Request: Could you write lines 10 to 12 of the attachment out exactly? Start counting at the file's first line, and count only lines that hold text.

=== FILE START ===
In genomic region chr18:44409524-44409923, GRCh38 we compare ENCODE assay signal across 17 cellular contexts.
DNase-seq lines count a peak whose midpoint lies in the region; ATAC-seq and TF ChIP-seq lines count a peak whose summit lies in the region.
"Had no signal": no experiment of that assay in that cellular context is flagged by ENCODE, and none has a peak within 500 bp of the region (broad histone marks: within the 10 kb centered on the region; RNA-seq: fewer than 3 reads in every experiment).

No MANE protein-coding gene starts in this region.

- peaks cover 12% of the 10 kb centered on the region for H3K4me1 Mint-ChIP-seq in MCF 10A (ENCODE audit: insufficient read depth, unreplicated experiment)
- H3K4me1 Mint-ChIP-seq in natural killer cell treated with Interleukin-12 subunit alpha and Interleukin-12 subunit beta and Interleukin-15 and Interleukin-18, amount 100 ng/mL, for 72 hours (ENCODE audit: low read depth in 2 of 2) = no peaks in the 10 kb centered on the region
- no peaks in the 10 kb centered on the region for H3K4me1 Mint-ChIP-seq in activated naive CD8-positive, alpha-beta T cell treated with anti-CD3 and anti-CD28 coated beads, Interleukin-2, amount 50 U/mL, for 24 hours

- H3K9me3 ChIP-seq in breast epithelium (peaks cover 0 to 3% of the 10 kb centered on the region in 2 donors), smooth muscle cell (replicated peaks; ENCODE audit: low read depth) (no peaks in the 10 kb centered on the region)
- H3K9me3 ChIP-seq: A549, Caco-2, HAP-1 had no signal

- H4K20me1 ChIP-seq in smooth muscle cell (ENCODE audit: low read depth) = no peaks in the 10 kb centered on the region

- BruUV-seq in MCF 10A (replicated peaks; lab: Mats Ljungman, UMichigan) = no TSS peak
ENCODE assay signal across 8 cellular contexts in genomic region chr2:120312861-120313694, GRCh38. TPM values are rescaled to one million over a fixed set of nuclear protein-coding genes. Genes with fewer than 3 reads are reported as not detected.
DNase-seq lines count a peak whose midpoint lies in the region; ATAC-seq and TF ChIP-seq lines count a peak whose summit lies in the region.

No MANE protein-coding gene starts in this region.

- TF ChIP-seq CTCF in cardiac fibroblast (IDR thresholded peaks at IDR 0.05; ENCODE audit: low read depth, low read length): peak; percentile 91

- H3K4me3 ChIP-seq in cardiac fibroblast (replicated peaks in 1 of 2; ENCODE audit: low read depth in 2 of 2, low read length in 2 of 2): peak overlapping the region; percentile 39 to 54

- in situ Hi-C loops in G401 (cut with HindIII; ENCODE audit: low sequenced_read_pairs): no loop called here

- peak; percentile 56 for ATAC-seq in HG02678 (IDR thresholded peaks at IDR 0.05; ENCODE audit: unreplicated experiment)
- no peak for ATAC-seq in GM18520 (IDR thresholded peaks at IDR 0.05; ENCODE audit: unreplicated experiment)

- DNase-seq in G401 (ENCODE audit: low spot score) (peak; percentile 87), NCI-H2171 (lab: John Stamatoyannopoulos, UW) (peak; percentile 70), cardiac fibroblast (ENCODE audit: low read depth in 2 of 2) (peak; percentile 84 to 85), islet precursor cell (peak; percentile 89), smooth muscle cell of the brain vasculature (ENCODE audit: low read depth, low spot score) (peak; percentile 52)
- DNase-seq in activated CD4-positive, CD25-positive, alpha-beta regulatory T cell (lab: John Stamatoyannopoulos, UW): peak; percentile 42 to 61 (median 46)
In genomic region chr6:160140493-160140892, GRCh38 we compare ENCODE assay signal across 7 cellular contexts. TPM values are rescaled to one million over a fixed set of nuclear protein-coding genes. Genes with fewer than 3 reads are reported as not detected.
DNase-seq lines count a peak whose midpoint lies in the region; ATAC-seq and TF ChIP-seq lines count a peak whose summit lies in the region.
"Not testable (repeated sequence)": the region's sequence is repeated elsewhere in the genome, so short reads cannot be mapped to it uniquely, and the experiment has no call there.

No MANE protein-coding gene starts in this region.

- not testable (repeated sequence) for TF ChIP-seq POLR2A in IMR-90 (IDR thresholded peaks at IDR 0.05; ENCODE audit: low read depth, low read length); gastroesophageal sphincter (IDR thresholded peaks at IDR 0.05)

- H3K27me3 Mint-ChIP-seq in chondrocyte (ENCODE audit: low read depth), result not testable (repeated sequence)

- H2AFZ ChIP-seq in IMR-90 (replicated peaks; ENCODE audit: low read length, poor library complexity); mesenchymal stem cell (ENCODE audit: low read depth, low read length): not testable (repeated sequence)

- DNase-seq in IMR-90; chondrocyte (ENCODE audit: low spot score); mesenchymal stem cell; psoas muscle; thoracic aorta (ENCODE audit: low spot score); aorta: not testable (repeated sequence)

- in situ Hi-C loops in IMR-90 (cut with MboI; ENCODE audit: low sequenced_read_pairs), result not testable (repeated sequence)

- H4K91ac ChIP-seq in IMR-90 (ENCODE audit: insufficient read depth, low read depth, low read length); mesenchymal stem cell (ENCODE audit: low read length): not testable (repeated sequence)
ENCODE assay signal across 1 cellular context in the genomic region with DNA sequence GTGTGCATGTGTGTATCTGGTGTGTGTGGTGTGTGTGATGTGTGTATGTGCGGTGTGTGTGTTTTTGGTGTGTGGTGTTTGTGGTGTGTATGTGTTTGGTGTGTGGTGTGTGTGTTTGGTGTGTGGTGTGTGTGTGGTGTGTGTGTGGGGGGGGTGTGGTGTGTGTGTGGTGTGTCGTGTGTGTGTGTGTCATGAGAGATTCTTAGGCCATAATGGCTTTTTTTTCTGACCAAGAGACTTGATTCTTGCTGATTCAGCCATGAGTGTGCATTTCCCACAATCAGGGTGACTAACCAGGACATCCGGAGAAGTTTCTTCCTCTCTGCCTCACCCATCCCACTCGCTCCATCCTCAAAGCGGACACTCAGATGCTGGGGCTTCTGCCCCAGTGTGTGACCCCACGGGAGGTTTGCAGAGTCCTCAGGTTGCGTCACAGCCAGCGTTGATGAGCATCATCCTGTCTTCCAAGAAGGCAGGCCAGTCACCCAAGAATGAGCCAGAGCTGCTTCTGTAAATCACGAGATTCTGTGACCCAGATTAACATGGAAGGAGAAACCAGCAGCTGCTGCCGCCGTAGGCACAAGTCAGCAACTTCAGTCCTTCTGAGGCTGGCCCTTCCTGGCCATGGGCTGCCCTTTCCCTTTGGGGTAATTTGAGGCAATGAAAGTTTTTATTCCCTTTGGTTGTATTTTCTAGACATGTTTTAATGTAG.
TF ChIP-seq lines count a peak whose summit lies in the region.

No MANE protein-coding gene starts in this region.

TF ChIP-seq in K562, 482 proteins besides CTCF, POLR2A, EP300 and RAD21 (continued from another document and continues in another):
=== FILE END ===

- H4K20me1 ChIP-seq in smooth muscle cell (ENCODE audit: low read depth) = no peaks in the 10 kb centered on the region

- BruUV-seq in MCF 10A (replicated peaks; lab: Mats Ljungman, UMichigan) = no TSS peak
ENCODE assay signal across 8 cellular contexts in genomic region chr2:120312861-120313694, GRCh38. TPM values are rescaled to one million over a fixed set of nuclear protein-coding genes. Genes with fewer than 3 reads are reported as not detected.